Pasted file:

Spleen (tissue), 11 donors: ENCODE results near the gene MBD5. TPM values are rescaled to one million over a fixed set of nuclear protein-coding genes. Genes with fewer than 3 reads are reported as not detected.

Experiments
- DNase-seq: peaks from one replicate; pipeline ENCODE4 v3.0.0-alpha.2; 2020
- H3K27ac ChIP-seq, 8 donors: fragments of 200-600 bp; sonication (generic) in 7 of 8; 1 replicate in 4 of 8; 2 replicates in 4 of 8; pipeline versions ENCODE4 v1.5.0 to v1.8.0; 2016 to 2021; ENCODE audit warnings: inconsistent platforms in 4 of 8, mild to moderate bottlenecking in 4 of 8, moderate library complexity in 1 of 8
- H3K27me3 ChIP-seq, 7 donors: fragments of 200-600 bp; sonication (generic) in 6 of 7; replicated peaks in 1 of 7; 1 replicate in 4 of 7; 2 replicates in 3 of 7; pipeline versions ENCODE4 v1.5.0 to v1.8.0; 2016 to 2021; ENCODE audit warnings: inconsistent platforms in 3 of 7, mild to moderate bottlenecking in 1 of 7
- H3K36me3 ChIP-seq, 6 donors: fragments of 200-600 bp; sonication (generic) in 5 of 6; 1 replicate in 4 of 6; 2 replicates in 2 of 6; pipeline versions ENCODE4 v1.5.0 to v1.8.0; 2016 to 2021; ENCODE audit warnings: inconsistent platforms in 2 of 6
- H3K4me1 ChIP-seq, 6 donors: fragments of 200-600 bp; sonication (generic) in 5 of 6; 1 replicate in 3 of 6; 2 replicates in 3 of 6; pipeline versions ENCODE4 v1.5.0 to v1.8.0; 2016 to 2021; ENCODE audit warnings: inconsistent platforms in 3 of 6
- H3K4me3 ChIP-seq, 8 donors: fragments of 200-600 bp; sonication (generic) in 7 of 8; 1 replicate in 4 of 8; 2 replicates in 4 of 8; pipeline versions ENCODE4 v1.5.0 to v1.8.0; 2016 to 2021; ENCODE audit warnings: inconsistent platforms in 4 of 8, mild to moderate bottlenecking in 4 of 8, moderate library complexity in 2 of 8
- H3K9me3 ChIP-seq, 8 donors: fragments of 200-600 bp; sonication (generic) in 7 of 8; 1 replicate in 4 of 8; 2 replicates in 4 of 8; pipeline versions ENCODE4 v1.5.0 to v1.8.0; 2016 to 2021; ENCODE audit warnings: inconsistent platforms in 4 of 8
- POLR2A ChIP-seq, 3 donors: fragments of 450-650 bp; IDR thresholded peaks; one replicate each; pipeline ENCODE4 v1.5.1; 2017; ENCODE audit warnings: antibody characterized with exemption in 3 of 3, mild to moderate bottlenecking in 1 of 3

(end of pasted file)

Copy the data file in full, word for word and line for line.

Spleen (tissue), 11 donors: ENCODE results near the gene MBD5. TPM values are rescaled to one million over a fixed set of nuclear protein-coding genes. Genes with fewer than 3 reads are reported as not detected.

Experiments
- DNase-seq: peaks from one replicate; pipeline ENCODE4 v3.0.0-alpha.2; 2020
- H3K27ac ChIP-seq, 8 donors: fragments of 200-600 bp; sonication (generic) in 7 of 8; 1 replicate in 4 of 8; 2 replicates in 4 of 8; pipeline versions ENCODE4 v1.5.0 to v1.8.0; 2016 to 2021; ENCODE audit warnings: inconsistent platforms in 4 of 8, mild to moderate bottlenecking in 4 of 8, moderate library complexity in 1 of 8
- H3K27me3 ChIP-seq, 7 donors: fragments of 200-600 bp; sonication (generic) in 6 of 7; replicated peaks in 1 of 7; 1 replicate in 4 of 7; 2 replicates in 3 of 7; pipeline versions ENCODE4 v1.5.0 to v1.8.0; 2016 to 2021; ENCODE audit warnings: inconsistent platforms in 3 of 7, mild to moderate bottlenecking in 1 of 7
- H3K36me3 ChIP-seq, 6 donors: fragments of 200-600 bp; sonication (generic) in 5 of 6; 1 replicate in 4 of 6; 2 replicates in 2 of 6; pipeline versions ENCODE4 v1.5.0 to v1.8.0; 2016 to 2021; ENCODE audit warnings: inconsistent platforms in 2 of 6
- H3K4me1 ChIP-seq, 6 donors: fragments of 200-600 bp; sonication (generic) in 5 of 6; 1 replicate in 3 of 6; 2 replicates in 3 of 6; pipeline versions ENCODE4 v1.5.0 to v1.8.0; 2016 to 2021; ENCODE audit warnings: inconsistent platforms in 3 of 6
- H3K4me3 ChIP-seq, 8 donors: fragments of 200-600 bp; sonication (generic) in 7 of 8; 1 replicate in 4 of 8; 2 replicates in 4 of 8; pipeline versions ENCODE4 v1.5.0 to v1.8.0; 2016 to 2021; ENCODE audit warnings: inconsistent platforms in 4 of 8, mild to moderate bottlenecking in 4 of 8, moderate library complexity in 2 of 8
- H3K9me3 ChIP-seq, 8 donors: fragments of 200-600 bp; sonication (generic) in 7 of 8; 1 replicate in 4 of 8; 2 replicates in 4 of 8; pipeline versions ENCODE4 v1.5.0 to v1.8.0; 2016 to 2021; ENCODE audit warnings: inconsistent platforms in 4 of 8
- POLR2A ChIP-seq, 3 donors: fragments of 450-650 bp; IDR thresholded peaks; one replicate each; pipeline ENCODE4 v1.5.1; 2017; ENCODE audit warnings: antibody characterized with exemption in 3 of 3, mild to moderate bottlenecking in 1 of 3